That Thomas owes this position to Augustine is clear: Augustine is cited no fewer than 8 times in answer to this one question. One can speak two different ways of the vetus and novum testamentum (or lex): either to a ‘state’ or era, or with respect to the thing itself. If the former, then one can speak of the economical differences. But if the latter, then any view of temporal succession is impossible. And Jeremiah is speaking of the latter. The lex nova, spoken of in Jer 31:33-34, is available throughout all ages and without the possession of it, one’s happiness (proper end) is unattainable – for that which is outside of a person cannot justify. The virtue of being just before God cannot be acquired unless given by God, and clearly those faithful of the ancient era were just. Thus ‘in all times there have been some belonging to the novum testamentum’, even if the statu novi testamenti awaited the coming of Christ.70

This point is made concrete in Thomas’ treatment of David in Psalm 51 (Vg. 50) and Thomas’ view of David as having the Holy Spirit (i.e. the lex nova):

The reason for this manifestation [of guilt (culpa) being wiped clean] is a divine mercy; for the manifestation of righteousness (iustis) is useful so that we do not presume on his righteousness (iustitia). For if David sins – after all of his victories, after the gift of the Holy Spirit, after all his familiarity with God and prophecy – how much more ought we to fear how weak and sinful we are?71

If Jeremiah’s prophecy of the new covenant is a prophecy of the lex nova, which is contained fundamentally in the giving of the Holy Spirit, then David is here explicitly counted as a member of the new covenant. The exhortation even hinges upon an a fortiori privileging of the place of David: if even David can sin, how much more should we fear? There is only one way by which anyone is made right with God, and that is through the novum testamentum or the lex nova, which is the grace of the Holy Spirit given to those who believe. This is true for Augustine and Thomas regardless of era, and this right standing before God is the substance of Jeremiah’s new covenant.72

Re: James White’s “Newness of the New Covenant”

In 2004 (part 2 2005), James White wrote The Newness Of The New Covenant: Better Covenant, Better Mediator, Better Sacrifice, Better Ministry, Better Hope, Better Promises in defense of credobaptism. He wrote from the perspective of one covenant of grace differently administered and sought to answer the question “Exactly what is the nature of the covenant in the blood of Christ (Lk. 22:20; Heb. 13:20), and how does it differ from other administrations of the covenant of grace?”

His answer was that the difference between the Old and the New is that only some of the members of the Old covenant were saved, while all of the members of the New covenant are.

[T]hat which the New Covenant provides in perfection the Old only provided in part or in picture… [W]here something is found in both covenants, it will be seen to be partial and incomplete in the Old, finished, total, and perfect in the New…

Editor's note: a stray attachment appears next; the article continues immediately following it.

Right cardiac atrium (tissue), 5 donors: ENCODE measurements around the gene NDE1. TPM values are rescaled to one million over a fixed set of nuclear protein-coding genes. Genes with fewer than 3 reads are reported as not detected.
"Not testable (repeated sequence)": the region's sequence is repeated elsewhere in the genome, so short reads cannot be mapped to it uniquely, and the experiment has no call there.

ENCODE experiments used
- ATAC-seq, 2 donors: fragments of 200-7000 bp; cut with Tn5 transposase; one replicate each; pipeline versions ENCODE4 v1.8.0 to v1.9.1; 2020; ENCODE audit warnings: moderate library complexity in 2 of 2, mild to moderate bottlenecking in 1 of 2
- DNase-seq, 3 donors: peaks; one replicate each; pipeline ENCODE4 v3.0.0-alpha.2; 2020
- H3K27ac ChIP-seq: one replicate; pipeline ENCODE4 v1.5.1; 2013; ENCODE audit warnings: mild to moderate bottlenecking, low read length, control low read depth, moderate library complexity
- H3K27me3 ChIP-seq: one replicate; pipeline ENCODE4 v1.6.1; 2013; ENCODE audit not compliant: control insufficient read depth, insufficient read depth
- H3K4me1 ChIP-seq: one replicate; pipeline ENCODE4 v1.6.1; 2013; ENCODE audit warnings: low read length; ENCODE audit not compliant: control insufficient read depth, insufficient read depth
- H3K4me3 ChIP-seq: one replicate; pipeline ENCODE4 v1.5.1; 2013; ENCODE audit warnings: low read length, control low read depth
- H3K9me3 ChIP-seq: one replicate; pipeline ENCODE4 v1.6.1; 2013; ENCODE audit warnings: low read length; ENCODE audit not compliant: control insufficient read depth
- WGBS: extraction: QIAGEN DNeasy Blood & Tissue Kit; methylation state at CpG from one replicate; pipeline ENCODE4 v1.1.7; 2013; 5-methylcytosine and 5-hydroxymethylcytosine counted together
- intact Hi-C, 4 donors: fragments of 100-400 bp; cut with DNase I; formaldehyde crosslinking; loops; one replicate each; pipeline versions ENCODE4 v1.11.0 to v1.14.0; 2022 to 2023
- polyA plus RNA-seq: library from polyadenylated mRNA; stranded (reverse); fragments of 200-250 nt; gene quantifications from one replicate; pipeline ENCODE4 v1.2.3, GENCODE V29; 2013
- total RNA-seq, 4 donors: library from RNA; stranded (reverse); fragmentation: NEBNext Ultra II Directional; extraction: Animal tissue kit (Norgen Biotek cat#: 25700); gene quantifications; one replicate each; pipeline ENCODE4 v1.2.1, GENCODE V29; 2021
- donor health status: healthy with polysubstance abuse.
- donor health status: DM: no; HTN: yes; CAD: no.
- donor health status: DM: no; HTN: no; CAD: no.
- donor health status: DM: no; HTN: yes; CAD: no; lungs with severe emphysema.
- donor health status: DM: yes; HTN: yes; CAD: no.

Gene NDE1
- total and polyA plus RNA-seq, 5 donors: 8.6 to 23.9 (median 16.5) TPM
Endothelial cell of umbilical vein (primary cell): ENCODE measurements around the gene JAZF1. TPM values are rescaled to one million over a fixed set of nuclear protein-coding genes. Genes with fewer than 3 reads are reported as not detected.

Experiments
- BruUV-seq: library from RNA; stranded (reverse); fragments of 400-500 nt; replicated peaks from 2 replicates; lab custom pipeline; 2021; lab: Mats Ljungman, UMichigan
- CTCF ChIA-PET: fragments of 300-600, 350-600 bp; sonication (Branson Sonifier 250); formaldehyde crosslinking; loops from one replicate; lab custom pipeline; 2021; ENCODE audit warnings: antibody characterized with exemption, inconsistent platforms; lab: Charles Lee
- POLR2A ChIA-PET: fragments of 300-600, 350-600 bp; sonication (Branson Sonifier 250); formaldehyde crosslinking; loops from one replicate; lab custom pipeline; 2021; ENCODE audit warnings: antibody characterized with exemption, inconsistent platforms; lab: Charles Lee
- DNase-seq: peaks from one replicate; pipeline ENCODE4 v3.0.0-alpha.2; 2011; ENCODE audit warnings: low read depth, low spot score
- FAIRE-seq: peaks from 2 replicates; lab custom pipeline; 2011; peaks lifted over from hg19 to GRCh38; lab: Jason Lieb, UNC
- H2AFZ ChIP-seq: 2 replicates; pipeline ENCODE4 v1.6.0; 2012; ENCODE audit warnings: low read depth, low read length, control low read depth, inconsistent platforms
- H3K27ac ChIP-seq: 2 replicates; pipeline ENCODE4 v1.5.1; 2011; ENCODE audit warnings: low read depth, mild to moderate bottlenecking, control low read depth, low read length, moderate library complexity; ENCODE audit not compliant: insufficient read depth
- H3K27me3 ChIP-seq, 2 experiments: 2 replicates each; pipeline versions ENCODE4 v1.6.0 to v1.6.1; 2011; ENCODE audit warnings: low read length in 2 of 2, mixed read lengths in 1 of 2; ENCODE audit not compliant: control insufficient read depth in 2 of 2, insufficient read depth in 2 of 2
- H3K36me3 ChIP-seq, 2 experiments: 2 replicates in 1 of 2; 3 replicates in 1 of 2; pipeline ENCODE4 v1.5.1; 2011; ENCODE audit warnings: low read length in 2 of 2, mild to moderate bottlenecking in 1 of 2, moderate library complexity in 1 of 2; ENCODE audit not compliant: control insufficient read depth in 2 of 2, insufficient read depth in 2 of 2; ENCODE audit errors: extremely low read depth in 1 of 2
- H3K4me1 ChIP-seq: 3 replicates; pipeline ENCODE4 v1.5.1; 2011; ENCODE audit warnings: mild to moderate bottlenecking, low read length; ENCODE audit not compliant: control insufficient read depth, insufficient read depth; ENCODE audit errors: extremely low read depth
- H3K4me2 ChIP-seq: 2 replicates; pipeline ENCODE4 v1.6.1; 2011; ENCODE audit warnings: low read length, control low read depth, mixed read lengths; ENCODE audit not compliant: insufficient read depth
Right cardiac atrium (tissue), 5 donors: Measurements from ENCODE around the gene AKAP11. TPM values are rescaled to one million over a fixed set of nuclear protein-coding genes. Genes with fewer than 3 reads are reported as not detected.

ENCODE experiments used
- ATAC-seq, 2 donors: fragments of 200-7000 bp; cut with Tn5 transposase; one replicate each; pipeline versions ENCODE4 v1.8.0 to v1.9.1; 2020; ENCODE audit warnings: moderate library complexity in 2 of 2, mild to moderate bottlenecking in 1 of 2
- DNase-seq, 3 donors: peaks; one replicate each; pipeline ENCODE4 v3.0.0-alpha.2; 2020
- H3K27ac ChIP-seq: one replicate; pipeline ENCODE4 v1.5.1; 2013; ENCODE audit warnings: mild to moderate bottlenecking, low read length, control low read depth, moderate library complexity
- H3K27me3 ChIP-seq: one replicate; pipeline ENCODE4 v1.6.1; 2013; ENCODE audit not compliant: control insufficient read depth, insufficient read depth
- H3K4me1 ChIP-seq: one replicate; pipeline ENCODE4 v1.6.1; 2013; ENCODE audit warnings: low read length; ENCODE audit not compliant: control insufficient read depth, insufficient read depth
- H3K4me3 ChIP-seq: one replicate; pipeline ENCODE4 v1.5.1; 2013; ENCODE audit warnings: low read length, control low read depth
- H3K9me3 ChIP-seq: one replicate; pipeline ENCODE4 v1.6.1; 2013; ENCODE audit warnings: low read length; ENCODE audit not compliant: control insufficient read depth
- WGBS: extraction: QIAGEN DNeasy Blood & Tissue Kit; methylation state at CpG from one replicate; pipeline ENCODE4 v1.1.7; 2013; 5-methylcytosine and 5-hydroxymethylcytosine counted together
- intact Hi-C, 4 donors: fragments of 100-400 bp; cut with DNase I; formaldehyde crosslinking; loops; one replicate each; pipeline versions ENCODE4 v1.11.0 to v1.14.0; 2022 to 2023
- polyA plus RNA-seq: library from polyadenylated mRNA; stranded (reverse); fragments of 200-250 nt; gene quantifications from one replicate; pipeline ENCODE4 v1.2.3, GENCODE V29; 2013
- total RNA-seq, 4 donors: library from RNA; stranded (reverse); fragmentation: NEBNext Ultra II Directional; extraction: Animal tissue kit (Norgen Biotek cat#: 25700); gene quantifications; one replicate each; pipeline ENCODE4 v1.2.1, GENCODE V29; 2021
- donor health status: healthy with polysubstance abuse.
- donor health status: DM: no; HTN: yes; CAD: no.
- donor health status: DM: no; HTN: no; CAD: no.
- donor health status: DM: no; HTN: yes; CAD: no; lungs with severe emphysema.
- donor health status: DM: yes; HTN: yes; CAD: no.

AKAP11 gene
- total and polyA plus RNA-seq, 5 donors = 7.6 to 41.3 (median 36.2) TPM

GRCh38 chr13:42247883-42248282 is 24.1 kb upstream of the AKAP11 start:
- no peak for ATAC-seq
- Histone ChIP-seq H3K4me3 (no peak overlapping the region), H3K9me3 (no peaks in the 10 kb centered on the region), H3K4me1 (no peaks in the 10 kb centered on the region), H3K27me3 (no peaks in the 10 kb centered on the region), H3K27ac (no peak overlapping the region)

The Old Covenant was, by nature, breakable. Why? Because it did not, in and of itself, effect the change in the heart and mind of each member thereof that would cause them to “continue” therein…

While there were those who knew the Lord and followed his statutes, they were the remnant, not the norm…

All those with whom he makes this covenant experience what the remnant experienced under the old: true internal conversion resulting in a love for God’s law and a true relationship with him. Quite simply, there is no “remnant” in the New Covenant, and all those with whom God makes this covenant experience its fulfillment. This is why it is better, and hence proves the author’s apologetic presentation of the supremacy of Christ over the old ways…

The contrast drawn here between the old “faulted” covenant and the new faultless one is simple: the New Covenant brings salvific knowledge and relationship to all who are in it, “from the least to the greatest of them.”

…Reformed credobaptists have asserted that if this passage teaches that the New Covenant differs from the Old in the matter of the extensiveness of the work of grace in the lives of the members (i.e., the New Covenant is not a mixed covenant of regenerate and unregenerate, elect and non-elect), then the most needed element of the paedobaptist argument regarding the continuity of the covenants and the covenant sign is disrupted at its most vital point. The “continuity” of the Covenant of Grace is seen in the expansion of God’s work of grace, so that the New Covenant in the blood of the Son encompasses all of God’s elect, with the older administration’s ceremonies pointing forward to the perfection that would come in Christ…

We must agree that considered individually, each of the elements of the New Covenant listed in Heb. 8:10-12 can be found, in particular individuals in the Old Covenant…

if some in the Old Covenant experienced these divine works of grace, but most did not, what then is to be concluded? That the newness of the New Covenant is seen in the extensiveness of the expression of God’s grace to all in it…